Worse than a clown with snakes.
Let’s review what happened.
The case involved numerous allegations of discovery wrongdoing against the Plaintiff.
The Defendants brought a motion for “discovery abuses intended to harass defendants, cause unnecessary delay, and needlessly increase the cost of litigation.”
The Defendants claimed they had spent $51,122 in legal fees and expenses related to the Plaintiffs’ “document dump.”
The motion was granted and denied in part. Branhaven, LLC v. Beeftek, Inc., 2013 U.S. Dist. LEXIS 13364, 13-14, 22 (D. Md. Jan. 4, 2013).
It Started Like Any Other eDiscovery Dispute…
The litigation had the “traditional” eDiscovery dispute with the Plaintiffs not producing email ESI, because they had not accessed the information, and other significant production delays. As the rather hot bench explained:
Plaintiff’s delay in addressing the lack of access to these email servers is inexcusable. There is no more obvious and critical source of information in the 21st century than a company’s email accounts. Plaintiff’s counsel’s failure to identify and produce this discovery in a timely fashion and in an acceptable form and manner while suggesting — if not misleading defendants — that it had identified responsive documents is sanctionable.
Branhaven, at *13-14.
Things continued to be problematic for the Plaintiffs, who claimed ESI from laptops would be produced in what the Court described as “blithely” assertions that discovery would be produced “at a mutually convenient time.” In reality, the subject laptops had not been sent to the client (presumedly to for review, raising the issue why hadn’t the hard drives been imaged), until a new associate attorney found them. Branhaven, at *14. Their conduct ultimately resulted in sanctions in the form of fees and costs.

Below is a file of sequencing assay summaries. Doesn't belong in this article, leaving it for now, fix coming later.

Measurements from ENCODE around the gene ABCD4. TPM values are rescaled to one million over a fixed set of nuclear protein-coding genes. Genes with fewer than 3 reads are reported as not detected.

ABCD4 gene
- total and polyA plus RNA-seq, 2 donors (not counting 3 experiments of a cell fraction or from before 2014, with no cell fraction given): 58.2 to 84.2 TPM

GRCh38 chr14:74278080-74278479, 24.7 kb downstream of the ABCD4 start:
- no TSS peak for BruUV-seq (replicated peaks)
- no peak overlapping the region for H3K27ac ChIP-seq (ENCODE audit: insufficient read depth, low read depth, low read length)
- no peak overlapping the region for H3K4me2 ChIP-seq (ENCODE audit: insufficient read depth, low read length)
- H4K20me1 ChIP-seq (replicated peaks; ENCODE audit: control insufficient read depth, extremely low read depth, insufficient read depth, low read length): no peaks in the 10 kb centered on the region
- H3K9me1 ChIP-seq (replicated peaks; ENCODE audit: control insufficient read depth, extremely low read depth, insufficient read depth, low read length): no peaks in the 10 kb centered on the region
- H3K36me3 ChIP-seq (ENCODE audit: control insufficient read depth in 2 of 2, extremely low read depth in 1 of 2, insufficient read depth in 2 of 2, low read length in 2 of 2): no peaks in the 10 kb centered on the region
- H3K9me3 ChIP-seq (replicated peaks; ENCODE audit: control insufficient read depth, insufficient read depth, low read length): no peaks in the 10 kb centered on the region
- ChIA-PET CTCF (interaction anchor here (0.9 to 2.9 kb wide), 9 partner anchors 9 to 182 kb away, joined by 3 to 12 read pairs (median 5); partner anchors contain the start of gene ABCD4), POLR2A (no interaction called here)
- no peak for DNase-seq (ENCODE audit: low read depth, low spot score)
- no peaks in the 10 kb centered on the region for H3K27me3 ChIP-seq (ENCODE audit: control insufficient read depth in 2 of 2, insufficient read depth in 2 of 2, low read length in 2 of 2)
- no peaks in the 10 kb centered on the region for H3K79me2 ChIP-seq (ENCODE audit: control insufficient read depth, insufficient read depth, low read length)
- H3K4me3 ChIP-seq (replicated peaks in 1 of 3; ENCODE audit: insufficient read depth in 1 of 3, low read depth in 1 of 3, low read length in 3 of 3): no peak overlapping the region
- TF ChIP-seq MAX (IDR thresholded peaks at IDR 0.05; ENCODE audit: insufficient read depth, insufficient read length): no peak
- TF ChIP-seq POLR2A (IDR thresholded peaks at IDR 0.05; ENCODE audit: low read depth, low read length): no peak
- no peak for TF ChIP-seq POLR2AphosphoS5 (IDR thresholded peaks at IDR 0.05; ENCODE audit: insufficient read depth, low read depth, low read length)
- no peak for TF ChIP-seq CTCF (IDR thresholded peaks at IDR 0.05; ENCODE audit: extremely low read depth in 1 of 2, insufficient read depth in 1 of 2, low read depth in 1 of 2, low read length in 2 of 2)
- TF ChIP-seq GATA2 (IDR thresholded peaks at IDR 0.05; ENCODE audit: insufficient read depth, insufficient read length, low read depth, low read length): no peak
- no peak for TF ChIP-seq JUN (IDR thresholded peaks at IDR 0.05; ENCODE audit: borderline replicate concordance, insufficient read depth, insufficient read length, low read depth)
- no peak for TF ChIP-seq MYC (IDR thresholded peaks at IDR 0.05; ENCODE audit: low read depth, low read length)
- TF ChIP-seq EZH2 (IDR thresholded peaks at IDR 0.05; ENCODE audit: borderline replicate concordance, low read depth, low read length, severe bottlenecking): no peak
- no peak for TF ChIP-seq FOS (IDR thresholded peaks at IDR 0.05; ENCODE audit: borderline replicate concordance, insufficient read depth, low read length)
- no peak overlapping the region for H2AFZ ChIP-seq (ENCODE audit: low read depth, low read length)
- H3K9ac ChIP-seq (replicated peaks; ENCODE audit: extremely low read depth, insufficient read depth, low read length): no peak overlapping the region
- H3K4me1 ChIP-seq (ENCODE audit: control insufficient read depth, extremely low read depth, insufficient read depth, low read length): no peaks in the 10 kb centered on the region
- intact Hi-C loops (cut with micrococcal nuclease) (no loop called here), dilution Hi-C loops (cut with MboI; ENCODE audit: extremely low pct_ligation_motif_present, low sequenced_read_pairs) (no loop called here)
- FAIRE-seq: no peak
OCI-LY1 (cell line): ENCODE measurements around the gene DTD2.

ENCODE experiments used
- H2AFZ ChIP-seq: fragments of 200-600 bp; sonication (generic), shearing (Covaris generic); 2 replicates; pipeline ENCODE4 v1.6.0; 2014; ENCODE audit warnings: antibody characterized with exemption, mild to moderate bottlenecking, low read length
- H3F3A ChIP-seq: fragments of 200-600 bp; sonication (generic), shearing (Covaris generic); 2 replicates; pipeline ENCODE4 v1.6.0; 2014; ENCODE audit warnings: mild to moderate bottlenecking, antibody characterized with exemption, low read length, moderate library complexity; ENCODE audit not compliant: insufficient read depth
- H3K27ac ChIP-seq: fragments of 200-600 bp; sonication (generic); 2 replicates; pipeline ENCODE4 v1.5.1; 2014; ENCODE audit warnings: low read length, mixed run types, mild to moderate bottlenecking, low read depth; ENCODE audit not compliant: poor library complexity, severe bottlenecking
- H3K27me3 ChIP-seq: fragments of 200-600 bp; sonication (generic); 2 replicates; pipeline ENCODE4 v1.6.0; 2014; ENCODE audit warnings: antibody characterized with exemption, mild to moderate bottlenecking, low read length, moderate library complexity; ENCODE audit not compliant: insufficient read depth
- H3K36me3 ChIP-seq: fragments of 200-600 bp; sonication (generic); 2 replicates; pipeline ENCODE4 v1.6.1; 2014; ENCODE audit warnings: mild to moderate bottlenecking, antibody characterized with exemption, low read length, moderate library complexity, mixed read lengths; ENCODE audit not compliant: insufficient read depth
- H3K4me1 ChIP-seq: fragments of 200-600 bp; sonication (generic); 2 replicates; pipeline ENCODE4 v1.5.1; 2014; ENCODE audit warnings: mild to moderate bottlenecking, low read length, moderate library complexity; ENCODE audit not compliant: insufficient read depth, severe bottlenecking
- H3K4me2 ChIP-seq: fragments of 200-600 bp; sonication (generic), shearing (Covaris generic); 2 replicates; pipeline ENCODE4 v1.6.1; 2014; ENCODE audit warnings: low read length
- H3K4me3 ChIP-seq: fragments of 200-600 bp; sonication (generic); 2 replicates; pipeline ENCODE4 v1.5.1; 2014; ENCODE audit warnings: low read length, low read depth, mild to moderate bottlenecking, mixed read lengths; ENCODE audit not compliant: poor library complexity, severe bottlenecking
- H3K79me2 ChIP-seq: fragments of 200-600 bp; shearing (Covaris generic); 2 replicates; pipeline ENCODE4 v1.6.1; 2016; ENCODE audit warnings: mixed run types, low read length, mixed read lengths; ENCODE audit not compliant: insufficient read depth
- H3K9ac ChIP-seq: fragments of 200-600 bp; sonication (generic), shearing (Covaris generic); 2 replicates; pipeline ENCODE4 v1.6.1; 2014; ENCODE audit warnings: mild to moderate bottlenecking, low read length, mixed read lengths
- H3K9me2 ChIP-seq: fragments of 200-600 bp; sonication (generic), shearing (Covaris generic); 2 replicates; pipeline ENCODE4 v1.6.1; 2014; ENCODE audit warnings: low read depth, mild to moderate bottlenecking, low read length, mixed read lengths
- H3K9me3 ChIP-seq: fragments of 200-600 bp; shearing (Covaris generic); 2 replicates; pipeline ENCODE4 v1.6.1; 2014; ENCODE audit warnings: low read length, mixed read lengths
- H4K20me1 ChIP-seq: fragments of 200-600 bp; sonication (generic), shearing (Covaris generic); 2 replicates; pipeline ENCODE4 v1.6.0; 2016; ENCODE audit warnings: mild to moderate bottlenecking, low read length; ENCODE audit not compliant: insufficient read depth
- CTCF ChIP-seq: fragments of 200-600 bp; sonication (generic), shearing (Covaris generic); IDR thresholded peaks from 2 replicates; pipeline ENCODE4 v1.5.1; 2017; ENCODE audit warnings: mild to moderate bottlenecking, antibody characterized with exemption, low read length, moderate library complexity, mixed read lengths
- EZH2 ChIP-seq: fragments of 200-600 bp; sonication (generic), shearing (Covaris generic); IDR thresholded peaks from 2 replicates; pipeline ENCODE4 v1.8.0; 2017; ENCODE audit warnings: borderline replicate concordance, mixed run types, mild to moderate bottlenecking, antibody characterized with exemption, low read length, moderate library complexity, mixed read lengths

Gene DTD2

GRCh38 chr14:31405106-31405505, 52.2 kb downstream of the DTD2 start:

…and then Came the PDFs and Whether the ESI Should Have Been Produced as TIFFs with Bates Numbers to be in a Reasonably Useable Form
The Plaintiffs produced their ESI as PDF’s. The Defendants challenged the production, because the production was untimely and not in TIFF format with Bates Numbers on every page. Branhaven, at *14-15.
The nightmare of a TIFF over a PDF production with Bates Stamps included the Plaintiffs arguing that the discovery request did not request Bates Stamps; nor is it an express requirement in the Federal Rules of Civil Procedure, case law or the local discovery guidelines. Branhaven, at *16.
Moreover, the Protocol for Discovery of Electronically Stored Information (Local Rules of District of Maryland) which states that TIFF is the preferred format is only advisory. The Court called this a “weak defense.” Id.
The Court stated the following on the production:
Moreover, as defendants point out, Fed. R. Civ. P. 34(b)(2)(E)(ii) provides two options regarding the form in which a party may produce documents and plaintiff did not satisfy either. The July 20 production was not in a form “in which it is ordinarily maintained” or in “a reasonably usable form” — as Mr. McNeil showed (especially considering the lateness of the production with depositions looming in a few days). The Advisory Committee Notes to Rule 34 warn that: “[a] party that responds to a discovery request by simply producing electronically stored information in a form of its choice, without identifying that form in advance of the production in the response required by Rule 34(b) runs the risk that the requesting party can show that the produced form is not reasonably usable . . .” (emphasis added). That is precisely what happened here. Branhaven did not advise of the intended form of its production in its March response. Defendant was blindsided by the volume of the documents (since the prior productions consisted of 388 pages). Moreover, defendants had every reason to think that the documents would be completely Bates-stamped, as prior productions were and further defendants had no reason to think that this production would be so incredibly voluminous, as to require special arrangements and explicit agreement.